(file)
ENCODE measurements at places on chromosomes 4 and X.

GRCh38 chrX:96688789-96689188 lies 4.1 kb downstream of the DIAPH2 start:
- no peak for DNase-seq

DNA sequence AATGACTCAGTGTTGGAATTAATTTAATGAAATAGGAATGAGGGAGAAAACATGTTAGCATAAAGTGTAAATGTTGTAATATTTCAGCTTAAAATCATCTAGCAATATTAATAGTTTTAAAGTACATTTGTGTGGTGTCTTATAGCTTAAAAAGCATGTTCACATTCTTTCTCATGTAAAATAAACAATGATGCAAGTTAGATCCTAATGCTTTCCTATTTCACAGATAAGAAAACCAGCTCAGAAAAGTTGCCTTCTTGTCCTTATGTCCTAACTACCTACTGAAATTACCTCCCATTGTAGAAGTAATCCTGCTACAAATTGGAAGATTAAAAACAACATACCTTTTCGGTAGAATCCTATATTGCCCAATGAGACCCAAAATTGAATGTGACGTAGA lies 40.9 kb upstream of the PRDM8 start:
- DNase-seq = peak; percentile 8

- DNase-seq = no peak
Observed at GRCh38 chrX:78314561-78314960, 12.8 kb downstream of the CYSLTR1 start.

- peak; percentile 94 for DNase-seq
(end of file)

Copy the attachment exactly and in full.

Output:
ENCODE measurements at places on chromosomes 4 and X.

GRCh38 chrX:96688789-96689188 lies 4.1 kb downstream of the DIAPH2 start:
- no peak for DNase-seq

DNA sequence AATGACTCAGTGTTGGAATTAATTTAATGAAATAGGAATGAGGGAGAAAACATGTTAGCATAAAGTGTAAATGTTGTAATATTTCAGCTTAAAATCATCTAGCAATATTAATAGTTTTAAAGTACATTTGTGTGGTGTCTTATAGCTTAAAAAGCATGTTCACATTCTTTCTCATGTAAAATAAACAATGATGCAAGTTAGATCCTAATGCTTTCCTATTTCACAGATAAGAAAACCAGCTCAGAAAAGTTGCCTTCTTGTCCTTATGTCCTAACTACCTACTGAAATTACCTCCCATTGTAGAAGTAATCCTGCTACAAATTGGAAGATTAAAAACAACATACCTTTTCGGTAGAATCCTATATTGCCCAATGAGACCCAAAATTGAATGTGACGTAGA lies 40.9 kb upstream of the PRDM8 start:
- DNase-seq = peak; percentile 8

- DNase-seq = no peak
Observed at GRCh38 chrX:78314561-78314960, 12.8 kb downstream of the CYSLTR1 start.

- peak; percentile 94 for DNase-seq